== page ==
Making BAS Accessible — But Protected From Cyberattack
The Target hacking debacle is still under investigation, but there are lessons to be learned on protecting personal information.
Chances are you have heard about the data breach at Target that occurred late last year, in which customers’ information including credit card numbers were obtained through a cyberattack.
The details are still under investigation, and the results of what is found could have a major impact on both network and credit card security. During this ongoing investigation, information about the attack has been appearing online and in the media. Some of this information has been fairly accurate, while other parts have been speculation. For example, the website www.KrebsOnSecurity.com revealed that the credentials to access the Target network were stolen from an HVAC and refrigeration contractor. This information appears to be accurate, but the site then went on to speculate that the contractor may have had access to the Target network in order to monitor the control systems for HVACR and refrigeration. That turned out to be false; the contractor had access to get work orders and to submit invoices. But even having this issue raised has caused concern for many owners about control systems being a potential security weakness.
While this may not have been the case with the Target attack, there are several security concerns including protecting from attacks both within and from outside of the network. Internal protection is best handled through the use of a VLAN within an enterprise network or with a protected, dedicated controls network. Remote access, however, is more complicated.
One of the benefits of today’s BAS solutions is that they can be readily accessed both on site and remotely. Most systems are web-based, so there isn’t even any software required. Remote access provides many benefits, including the ability for the building operator to see systems from anywhere, and to get support from contractors and the design team without having them on-site. The challenge is to provide remote access for those who are authorized but not to allow remote access to be an entry point for a hacker who may attempt unauthorized access to the control system or other network assets. Here are some solutions to consider.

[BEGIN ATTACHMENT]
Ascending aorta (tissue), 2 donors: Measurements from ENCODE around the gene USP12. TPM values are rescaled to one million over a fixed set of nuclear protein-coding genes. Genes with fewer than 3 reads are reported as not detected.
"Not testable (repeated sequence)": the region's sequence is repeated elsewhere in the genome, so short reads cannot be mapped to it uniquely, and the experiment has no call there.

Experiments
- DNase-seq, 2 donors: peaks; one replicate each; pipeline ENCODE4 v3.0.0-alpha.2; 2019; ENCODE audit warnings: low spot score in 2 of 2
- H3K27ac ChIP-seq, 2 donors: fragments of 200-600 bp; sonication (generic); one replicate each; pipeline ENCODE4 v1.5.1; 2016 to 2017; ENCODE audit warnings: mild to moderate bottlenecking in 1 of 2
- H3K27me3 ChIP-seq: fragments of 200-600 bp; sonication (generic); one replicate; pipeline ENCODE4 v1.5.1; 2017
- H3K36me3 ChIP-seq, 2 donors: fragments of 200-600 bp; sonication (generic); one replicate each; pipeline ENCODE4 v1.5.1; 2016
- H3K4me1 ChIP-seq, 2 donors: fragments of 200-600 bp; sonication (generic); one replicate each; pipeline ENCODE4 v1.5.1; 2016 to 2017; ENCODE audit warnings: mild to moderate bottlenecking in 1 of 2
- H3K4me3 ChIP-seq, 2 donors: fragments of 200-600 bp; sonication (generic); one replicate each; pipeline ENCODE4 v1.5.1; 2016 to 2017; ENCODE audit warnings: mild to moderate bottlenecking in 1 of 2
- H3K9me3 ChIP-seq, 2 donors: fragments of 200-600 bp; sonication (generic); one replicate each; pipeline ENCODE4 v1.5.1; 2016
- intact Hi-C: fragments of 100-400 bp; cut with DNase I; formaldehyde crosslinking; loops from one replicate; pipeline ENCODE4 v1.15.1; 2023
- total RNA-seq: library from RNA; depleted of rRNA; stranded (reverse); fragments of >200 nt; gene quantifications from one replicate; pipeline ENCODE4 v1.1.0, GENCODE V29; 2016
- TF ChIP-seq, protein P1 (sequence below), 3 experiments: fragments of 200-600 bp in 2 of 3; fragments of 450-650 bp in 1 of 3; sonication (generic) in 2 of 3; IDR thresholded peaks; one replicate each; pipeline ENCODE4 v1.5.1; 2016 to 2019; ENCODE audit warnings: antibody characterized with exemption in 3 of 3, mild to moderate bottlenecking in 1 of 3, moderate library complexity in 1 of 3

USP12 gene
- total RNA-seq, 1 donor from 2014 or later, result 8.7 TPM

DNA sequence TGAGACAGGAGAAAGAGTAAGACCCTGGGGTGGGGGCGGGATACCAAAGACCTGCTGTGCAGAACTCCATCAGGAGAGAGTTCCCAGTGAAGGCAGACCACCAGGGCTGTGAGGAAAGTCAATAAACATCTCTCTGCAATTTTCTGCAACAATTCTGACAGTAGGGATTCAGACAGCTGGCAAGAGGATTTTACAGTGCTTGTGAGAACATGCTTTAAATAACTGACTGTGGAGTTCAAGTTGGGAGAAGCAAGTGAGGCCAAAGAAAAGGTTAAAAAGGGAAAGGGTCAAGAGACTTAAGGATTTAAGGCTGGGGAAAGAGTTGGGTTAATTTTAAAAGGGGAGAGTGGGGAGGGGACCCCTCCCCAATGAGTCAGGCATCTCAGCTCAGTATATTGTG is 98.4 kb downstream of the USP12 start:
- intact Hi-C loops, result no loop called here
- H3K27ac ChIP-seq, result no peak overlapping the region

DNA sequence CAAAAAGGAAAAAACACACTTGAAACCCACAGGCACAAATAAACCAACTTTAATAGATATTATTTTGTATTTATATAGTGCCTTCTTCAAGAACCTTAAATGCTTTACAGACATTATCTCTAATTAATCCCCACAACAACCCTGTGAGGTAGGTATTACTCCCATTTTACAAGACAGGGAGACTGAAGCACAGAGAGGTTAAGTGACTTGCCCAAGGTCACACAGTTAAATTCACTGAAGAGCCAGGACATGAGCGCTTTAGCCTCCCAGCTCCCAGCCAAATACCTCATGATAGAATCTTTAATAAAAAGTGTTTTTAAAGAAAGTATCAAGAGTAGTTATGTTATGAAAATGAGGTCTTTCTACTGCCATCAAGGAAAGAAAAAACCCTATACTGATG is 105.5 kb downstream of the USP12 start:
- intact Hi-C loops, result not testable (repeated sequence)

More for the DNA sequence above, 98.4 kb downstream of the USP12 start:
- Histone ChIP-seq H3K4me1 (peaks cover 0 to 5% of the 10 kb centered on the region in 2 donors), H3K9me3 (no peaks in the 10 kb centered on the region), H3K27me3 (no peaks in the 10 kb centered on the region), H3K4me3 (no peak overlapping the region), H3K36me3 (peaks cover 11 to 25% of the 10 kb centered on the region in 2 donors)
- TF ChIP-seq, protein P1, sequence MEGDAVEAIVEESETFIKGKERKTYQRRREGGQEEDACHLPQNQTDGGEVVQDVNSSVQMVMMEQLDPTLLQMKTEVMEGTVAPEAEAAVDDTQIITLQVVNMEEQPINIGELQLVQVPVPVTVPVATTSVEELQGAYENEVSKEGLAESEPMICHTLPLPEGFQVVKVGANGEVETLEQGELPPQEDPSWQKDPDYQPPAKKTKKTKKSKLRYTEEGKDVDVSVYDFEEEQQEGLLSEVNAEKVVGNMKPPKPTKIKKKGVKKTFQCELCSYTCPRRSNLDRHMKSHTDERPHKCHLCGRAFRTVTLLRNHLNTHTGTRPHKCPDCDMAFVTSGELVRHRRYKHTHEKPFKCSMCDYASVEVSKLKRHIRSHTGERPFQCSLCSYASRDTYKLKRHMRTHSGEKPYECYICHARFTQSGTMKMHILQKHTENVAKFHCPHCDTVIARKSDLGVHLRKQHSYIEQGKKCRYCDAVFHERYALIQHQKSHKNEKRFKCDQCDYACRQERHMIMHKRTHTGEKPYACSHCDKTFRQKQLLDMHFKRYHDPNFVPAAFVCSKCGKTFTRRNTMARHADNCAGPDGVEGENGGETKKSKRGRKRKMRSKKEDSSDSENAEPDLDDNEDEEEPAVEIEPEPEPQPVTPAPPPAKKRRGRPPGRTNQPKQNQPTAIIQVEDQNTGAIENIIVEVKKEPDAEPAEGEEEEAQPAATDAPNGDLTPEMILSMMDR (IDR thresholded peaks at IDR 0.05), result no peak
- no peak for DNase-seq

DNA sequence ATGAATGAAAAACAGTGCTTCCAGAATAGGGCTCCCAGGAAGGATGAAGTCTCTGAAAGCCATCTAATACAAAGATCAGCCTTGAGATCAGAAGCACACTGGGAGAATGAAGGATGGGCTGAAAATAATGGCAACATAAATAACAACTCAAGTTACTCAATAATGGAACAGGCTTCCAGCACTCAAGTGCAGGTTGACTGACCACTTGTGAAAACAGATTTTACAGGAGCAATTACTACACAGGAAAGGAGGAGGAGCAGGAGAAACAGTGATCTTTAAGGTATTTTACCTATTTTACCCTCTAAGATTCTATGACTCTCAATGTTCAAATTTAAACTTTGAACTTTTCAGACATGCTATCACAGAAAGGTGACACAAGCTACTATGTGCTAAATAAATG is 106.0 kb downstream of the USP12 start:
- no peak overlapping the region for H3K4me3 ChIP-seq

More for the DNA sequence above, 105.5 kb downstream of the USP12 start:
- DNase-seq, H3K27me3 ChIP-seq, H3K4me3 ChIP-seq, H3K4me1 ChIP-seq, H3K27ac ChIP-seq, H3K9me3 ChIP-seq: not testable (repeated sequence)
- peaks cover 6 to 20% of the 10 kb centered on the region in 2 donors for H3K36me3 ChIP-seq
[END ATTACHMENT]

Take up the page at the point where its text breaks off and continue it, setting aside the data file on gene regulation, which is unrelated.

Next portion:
When the control system is on the owner’s enterprise network, remote access is generally controlled by IT. The owner’s IT group is generally able to provide remote access using standard tools. For example, a contractor may need to have network VPN access that may require special tokens, passwords, or in some cases, a dedicated laptop. This approach generally provides a good level of security but can take time to set up, and management can be a challenge.
BAS on the Internet
To simplify remote access, systems can be installed with a BAS router directly connected to the internet through a DSL, wireless, or cable modem. This approach makes access easy, but it can expose both the BAS and potentially other devices on the network to an attack. In the past, we have counted on this being “security through obscurity,” but as cyberattacks become more sophisticated, this is becoming a risky approach.
Vendors are starting to offer specialized firewalls intended to provide limited network access for BAS systems. These firewalls are generally a combination of hardware and software to provide authentication and access. One product to evaluate is the Lynx Spring Cyber Pro (http://lynxcyberpro.com), which can be used either on an enterprise network or from a dedicated facilities network. The use of a specialized network security device may provide the best of both worlds — providing the security benefits of a VPN with the simplicity and flexibility of having the system directly on the netw